What to do with "Just in Case" Items

How many times have you said those exact words as you declutter your home? “I should keep this just in case…”
It’s hard to get rid of something if we think we can use it at some point.
And there are many useful things in our home. Someone can use them, right?? Should we get rid of perfectly good items?? What if we have duplicate things like staplers and markers, well, we could keep one and have the extra just in case first one breaks, right? Then we won’t have to spend money later…

Saving things just in case is saving me money… right??

Well, maybe.
If you can find it when you need it. Or if you remember it when you need it.
But for the majority of us, we don’t remember all the things we have, and so, when we come to something we need well if the one we kept isn’t remembered or found, we just go buy another one.
The Minimalists have a rule that I have used often when I teach- the 20/20 rule. If something costs under $20 and you can easily get ahold of one within 20 minutes of your home, don’t bother keeping it just in case.
When we look at the things we want to keep “just in case” it is typically very inexpensive items that we think we should hang on to. In fact, most of the items we fret about keeping aren’t even worth $5. What are the types of things that you keep just in case?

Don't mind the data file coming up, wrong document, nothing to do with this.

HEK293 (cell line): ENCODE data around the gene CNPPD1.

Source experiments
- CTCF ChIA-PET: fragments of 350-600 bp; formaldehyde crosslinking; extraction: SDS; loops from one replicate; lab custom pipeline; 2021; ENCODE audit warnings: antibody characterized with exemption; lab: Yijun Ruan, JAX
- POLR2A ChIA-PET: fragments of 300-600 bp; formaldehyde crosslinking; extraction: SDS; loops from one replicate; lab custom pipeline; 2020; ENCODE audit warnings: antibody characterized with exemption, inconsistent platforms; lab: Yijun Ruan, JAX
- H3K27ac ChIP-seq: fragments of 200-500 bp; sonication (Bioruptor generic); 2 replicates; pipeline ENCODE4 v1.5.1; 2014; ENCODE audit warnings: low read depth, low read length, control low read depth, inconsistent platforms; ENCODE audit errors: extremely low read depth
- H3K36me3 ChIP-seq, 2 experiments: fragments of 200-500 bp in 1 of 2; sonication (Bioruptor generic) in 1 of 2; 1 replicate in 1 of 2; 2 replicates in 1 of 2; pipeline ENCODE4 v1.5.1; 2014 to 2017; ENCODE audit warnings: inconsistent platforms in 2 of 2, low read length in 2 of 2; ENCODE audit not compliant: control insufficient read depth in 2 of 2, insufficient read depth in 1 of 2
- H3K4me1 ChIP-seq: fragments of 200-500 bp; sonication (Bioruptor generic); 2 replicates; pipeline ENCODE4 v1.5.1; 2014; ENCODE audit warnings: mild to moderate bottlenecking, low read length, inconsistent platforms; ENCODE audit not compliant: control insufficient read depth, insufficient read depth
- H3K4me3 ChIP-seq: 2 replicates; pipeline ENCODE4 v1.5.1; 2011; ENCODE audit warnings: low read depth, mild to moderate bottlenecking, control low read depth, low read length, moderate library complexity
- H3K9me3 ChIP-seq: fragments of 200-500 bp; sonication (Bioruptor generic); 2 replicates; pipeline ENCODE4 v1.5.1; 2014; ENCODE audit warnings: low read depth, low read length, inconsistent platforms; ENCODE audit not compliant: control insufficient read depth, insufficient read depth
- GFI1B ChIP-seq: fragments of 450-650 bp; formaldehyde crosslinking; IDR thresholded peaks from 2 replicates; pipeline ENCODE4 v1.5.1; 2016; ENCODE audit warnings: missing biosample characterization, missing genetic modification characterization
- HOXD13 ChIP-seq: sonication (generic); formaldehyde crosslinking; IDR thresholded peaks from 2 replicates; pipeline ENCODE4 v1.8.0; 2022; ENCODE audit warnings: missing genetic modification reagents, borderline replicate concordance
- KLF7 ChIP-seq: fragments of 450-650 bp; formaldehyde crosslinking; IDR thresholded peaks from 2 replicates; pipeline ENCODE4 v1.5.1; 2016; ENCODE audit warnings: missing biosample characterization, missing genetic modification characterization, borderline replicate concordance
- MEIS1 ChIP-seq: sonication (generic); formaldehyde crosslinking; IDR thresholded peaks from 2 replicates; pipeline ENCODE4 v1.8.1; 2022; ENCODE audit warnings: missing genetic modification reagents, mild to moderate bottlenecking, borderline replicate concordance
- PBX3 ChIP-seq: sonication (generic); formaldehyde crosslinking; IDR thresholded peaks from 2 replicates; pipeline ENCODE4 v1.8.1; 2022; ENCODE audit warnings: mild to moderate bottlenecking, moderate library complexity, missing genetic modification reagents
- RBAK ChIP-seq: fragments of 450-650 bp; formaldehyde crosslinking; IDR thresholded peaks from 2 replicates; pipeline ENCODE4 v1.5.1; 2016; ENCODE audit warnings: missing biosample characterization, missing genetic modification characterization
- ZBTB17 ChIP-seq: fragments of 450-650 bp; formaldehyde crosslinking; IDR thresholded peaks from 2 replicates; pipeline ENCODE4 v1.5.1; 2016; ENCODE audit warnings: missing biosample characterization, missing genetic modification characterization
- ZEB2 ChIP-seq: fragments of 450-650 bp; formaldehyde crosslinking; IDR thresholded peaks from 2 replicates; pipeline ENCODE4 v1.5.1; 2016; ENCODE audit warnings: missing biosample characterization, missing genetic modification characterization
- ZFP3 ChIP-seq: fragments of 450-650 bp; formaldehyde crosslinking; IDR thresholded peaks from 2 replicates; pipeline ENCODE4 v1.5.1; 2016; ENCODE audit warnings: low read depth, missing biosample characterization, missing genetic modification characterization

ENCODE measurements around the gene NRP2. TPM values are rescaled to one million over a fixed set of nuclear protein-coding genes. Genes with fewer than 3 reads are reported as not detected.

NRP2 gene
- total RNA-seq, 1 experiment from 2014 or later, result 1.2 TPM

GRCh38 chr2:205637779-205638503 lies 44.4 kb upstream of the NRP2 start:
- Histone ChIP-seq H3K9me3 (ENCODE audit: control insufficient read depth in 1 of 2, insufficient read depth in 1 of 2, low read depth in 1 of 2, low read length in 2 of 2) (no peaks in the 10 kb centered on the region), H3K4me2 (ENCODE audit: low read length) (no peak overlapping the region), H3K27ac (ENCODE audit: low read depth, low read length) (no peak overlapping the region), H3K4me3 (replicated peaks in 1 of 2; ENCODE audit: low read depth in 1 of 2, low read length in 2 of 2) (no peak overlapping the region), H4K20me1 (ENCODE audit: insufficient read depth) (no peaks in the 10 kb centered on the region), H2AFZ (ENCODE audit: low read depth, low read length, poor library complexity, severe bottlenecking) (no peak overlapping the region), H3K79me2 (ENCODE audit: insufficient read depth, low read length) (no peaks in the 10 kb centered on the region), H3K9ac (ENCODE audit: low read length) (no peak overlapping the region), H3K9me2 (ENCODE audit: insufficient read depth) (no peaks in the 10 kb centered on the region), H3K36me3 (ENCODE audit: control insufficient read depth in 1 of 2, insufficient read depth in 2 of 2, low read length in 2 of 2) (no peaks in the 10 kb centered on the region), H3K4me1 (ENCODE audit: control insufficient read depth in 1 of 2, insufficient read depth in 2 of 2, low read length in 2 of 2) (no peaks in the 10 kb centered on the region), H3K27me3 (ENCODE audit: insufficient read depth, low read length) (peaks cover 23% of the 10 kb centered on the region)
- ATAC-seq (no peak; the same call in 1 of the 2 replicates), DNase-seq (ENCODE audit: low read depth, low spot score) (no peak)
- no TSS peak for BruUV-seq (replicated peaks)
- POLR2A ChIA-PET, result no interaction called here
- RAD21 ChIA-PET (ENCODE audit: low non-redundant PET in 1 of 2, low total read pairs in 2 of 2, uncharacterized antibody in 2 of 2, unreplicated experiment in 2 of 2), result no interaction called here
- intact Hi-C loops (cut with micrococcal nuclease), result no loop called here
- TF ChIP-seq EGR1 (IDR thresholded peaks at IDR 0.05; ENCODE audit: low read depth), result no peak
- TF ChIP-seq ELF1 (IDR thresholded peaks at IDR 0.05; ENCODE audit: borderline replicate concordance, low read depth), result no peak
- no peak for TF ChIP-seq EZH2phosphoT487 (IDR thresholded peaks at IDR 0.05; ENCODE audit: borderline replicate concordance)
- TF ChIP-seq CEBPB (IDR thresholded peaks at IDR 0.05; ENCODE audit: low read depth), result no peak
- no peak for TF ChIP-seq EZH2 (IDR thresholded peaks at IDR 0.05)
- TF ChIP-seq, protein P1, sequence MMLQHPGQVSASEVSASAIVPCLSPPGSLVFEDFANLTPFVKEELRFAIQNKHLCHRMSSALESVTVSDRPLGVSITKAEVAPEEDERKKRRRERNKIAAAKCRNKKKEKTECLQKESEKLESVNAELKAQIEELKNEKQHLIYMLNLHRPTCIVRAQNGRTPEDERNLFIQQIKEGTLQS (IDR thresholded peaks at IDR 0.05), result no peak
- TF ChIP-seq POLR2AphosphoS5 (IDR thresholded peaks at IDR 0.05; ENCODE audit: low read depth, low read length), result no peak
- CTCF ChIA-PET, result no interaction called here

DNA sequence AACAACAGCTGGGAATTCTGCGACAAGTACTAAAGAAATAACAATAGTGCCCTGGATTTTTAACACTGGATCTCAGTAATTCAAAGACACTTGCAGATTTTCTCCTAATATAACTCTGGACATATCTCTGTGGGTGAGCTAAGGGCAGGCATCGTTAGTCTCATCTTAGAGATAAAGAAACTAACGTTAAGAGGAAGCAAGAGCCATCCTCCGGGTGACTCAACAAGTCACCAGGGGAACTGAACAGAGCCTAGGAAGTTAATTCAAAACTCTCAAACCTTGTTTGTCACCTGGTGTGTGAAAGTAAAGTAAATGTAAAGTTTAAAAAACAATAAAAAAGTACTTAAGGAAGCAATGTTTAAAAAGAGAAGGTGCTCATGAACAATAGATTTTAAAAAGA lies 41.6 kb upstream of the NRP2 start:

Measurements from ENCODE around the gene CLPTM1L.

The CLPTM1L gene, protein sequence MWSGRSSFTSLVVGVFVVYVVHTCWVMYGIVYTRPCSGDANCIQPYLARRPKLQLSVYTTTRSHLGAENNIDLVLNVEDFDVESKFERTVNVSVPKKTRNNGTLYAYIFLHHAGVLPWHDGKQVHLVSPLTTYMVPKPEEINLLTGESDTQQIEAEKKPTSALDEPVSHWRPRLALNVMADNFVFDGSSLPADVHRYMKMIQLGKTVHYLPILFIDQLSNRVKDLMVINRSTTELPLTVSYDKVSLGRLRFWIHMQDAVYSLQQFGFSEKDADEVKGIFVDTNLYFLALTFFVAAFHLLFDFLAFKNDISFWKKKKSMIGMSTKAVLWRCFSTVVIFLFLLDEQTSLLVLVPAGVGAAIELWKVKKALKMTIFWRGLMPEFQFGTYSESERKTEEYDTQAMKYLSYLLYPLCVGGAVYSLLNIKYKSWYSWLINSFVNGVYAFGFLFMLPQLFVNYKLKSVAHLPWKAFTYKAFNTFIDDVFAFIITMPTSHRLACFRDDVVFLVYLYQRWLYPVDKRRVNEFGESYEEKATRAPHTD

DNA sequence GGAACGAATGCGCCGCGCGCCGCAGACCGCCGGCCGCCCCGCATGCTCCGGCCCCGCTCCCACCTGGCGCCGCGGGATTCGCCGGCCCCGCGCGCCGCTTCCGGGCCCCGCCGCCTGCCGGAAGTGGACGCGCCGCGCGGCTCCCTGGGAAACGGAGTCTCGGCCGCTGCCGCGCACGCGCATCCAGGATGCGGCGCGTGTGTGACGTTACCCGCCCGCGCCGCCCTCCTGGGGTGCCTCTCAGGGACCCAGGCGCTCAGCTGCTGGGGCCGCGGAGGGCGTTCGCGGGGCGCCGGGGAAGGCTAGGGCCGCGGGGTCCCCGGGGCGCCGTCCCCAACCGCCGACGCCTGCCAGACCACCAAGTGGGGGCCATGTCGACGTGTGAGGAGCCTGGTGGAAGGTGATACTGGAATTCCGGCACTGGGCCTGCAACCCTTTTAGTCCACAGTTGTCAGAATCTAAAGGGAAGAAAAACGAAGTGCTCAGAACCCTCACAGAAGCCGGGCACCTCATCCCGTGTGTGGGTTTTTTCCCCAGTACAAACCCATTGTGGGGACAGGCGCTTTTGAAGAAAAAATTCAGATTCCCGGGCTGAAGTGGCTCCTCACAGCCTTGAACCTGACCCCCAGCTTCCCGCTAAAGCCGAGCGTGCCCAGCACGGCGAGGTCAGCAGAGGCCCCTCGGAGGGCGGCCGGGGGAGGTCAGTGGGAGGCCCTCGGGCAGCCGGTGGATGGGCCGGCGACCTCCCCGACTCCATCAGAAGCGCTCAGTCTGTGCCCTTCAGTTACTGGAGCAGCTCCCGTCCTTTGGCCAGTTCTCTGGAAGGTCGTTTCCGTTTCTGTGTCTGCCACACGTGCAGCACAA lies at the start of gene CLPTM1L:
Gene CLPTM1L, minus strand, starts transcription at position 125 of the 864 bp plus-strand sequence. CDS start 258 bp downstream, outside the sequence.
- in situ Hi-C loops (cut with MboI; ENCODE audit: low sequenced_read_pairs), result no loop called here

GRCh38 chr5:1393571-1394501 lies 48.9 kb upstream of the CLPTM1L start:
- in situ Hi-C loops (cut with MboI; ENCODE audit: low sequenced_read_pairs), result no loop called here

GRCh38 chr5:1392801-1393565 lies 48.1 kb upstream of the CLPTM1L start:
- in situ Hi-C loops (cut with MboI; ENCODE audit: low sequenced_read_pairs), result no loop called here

Extra screwdrivers? Coffee mugs? Expired spices? Worn-out clothing, pots, and pans that you already bought replacements for…?
We keep so many things that cost very little to replace, most, in fact, can be picked up at a second-hand store for pennies. So what exactly is it saving us? Do we need 20 extra coffee cups just in case one breaks?

It’s not saving us money, it’s costing us space!

There are negative consequences when we focus on the “in case” part of that sentence. How does that affect our outlook if we keep “fat clothes” just in case we need them again? Is that really a healthy reason or thought process? Does that help you stay focused on your health and where you are happiest with your body? Or does the thought make it so that the idea that you probably will gain weight again hang over your head?
How about those kitchen items?

“Maybe I should keep these 10 pie pans just in case I have to make pies for the family Thanksgiving meal. (I’ve never had to make all the pies… but it could happen.)”

Does it warrant keeping 10 pie pans in the cupboard, does it warrant them taking up all that space if you use them once in 20 years? Should they really belong there? Is there a better use for the space in the cupboard?